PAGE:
[Review] Free Pass – DRIPPIN

Back to catch up on the reviews I should have written weeks ago when the songs were first released. I will be choosing which releases to review at random, so there will be no order to what tracks I review. I just want to get them done! First up, I have chosen DRIPPIN’s comeback from 29 June. DRIPPIN returned with the single Free Pass as their latest title track. The song is featured on the group’s first single album which shares the same name as the lead single. Free Pass is DRIPPIN’s second comeback this year, with the first being Young Blood in March of this year.

Free Pass is quite dull. No matter how times I have listened to the song since its release, I find myself distracted looking for the next song to play and pretty much forgetting the song. To me, Free Pass doesn’t offer any new or innovative. It doesn’t even ‘reinvent the wheel’. It is pretty the same as any bright concept song that is release in the Summer season. This is disappointing to a degree, given that I liked both their debut song and their last comeback. The group has so much to offer based on their previous releases, but they are only given a song like Free Pass to show off their skills. But I guess that I guess this is the song that they will use to leverage their youthfulness. Though, it is interesting as their labelmates Golden Child and formerly Infinite have had their fair share of mid-tempo pop songs released in for the Summer season. And these songs by these more senior artists have been likeable and enjoyable (i.e. Pump It Up and Man In Love to name some examples – ignore my 7/10 rating and comments in the Man In Love review, that has been bumped up to a 9/10 rating when I reviewed mini-album in which it was featured on). Free Pass just doesn’t live up to that standard set by their labelmates. Don’t get me wrong, it is an okay song. But it could have been better and been more personalised for DRPPIN. One of the reasons to why I think Free Pass doesn’t have much to offer is because it lacks any substantial hook. This instantly reduces the memorability of the song. The instrumental is bright and energetic (so I will give it that), but it doesn’t have a sense of individuality or uniqueness. It feels plain and typical. Their vocal work and rapping are so-so. Not the best, but not terrible. So I guess what I really want is some identity so that DRIPPIN could really make Free Pass their own. Currently, Free Pass is theirs but it doesn’t feel individualised.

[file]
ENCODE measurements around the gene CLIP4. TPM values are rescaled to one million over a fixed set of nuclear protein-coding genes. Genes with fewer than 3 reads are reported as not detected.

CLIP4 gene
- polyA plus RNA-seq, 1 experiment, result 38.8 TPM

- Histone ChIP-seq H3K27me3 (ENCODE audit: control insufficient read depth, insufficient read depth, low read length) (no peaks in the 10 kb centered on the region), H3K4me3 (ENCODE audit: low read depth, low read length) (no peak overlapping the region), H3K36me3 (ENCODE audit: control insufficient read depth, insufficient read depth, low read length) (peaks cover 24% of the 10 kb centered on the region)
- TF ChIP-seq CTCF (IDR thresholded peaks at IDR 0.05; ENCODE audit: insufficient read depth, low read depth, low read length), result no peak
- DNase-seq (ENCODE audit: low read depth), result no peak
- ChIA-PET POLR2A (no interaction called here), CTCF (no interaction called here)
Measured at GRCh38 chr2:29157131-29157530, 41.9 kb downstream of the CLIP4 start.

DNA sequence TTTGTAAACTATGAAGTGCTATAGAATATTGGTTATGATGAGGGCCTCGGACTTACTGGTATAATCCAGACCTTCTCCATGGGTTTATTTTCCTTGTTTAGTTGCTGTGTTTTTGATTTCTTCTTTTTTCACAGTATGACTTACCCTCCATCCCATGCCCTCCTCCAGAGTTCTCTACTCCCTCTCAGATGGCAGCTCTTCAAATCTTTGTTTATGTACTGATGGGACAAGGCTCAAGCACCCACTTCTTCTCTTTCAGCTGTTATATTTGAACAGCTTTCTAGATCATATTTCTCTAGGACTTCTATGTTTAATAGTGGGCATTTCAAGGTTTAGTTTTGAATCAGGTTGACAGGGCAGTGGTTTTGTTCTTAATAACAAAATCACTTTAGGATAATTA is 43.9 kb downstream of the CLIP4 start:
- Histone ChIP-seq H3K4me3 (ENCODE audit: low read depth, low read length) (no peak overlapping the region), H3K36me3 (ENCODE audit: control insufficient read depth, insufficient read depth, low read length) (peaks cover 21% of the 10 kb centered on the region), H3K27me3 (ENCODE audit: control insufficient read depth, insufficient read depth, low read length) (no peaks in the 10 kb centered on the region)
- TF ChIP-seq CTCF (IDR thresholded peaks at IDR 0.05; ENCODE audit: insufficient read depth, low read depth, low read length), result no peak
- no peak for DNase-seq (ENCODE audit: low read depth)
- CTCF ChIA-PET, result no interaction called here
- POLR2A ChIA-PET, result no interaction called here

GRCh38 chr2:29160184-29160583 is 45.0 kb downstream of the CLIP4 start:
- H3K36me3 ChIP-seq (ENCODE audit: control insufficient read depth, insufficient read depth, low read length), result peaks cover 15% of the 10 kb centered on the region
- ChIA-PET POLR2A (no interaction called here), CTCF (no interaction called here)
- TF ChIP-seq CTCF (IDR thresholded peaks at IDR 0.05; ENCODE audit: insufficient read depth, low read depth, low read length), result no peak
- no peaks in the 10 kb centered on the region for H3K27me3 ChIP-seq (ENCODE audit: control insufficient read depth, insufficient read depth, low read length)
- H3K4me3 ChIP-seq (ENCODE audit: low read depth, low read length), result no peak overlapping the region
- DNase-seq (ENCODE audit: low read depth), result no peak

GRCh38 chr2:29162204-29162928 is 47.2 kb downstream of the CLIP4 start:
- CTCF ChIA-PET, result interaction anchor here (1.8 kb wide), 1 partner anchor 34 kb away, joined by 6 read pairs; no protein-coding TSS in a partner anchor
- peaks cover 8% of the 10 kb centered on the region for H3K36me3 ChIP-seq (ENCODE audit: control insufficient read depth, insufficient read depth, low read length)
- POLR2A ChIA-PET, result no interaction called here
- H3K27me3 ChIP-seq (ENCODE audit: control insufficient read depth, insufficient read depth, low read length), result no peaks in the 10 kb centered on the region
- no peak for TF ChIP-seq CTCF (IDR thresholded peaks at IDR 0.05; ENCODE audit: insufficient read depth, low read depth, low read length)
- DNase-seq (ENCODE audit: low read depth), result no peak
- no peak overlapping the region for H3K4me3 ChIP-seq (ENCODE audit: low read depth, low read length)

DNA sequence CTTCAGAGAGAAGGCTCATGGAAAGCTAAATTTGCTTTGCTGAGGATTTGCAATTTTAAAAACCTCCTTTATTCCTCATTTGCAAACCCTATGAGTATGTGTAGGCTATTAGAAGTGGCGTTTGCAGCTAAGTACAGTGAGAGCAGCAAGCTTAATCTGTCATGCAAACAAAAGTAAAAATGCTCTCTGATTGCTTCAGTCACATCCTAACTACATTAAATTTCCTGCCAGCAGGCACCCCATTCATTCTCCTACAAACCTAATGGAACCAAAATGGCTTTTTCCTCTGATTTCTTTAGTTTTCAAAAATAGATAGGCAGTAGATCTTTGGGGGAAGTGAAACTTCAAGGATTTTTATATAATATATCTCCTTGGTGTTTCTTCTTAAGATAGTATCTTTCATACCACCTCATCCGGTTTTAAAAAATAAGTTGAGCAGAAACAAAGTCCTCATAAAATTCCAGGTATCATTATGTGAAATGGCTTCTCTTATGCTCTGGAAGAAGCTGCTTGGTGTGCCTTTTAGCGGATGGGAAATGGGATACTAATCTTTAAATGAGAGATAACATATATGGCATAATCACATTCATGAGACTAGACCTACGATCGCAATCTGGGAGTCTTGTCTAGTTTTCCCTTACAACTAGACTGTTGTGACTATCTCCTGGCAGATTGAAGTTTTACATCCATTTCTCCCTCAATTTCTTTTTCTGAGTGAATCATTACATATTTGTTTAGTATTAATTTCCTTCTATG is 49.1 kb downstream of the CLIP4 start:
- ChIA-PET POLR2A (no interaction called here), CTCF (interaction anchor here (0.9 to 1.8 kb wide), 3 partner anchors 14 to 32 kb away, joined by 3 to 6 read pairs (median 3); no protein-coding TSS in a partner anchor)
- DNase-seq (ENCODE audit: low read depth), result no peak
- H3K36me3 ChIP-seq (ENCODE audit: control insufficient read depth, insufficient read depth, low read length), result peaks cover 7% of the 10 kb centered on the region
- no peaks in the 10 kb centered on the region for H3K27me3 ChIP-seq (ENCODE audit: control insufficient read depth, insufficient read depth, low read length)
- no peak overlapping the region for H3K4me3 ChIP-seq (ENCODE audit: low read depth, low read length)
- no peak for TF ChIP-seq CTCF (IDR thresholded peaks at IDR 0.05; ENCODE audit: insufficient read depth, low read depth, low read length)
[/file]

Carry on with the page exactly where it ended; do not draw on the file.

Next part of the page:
Once again, my comments above can be reflected down here. Concept-wise, I felt they have picked the general bright youthful concept that every other male group seems to do. Nothing new. And the music video is appropriately bright. In Free Pass, the group goes on a camping trip. They leave ‘Free Passes’ around the theme park they were initially at, so I presume their crushes would find them. Though, I think they put them in places that are a bit hard to reach or not that great hiding places. I mean, hiding them in a stack of other tickets, tying them to balloons, sticking them to the bottom of a park bench, floating in the fountain where it could easily fall in the water. Not really great ways of making sure they get to the intended person. In the end, someone ended up collecting them and had them in the tent next the campfire. So no one rocked up to be with the group. And the fell asleep around the campfire. The end.

I like the energy they brought to the performance. It is a great way to portray their youthfulness. Do note that I feel the choreography tends to fair a bit better when it comes to more typical aligned comebacks, as no routine are similar. Sure, moves can be replicated and borrowed. But no sequence would be exactly the same, and hence there is that opportunity to be different. What I liked about Free Pass‘ choreography is the formations they had during the first verse.

Song – 6/10
Music Video – 6.5/10
Performance – 7.5/10
Overall Rating – 6.5/10

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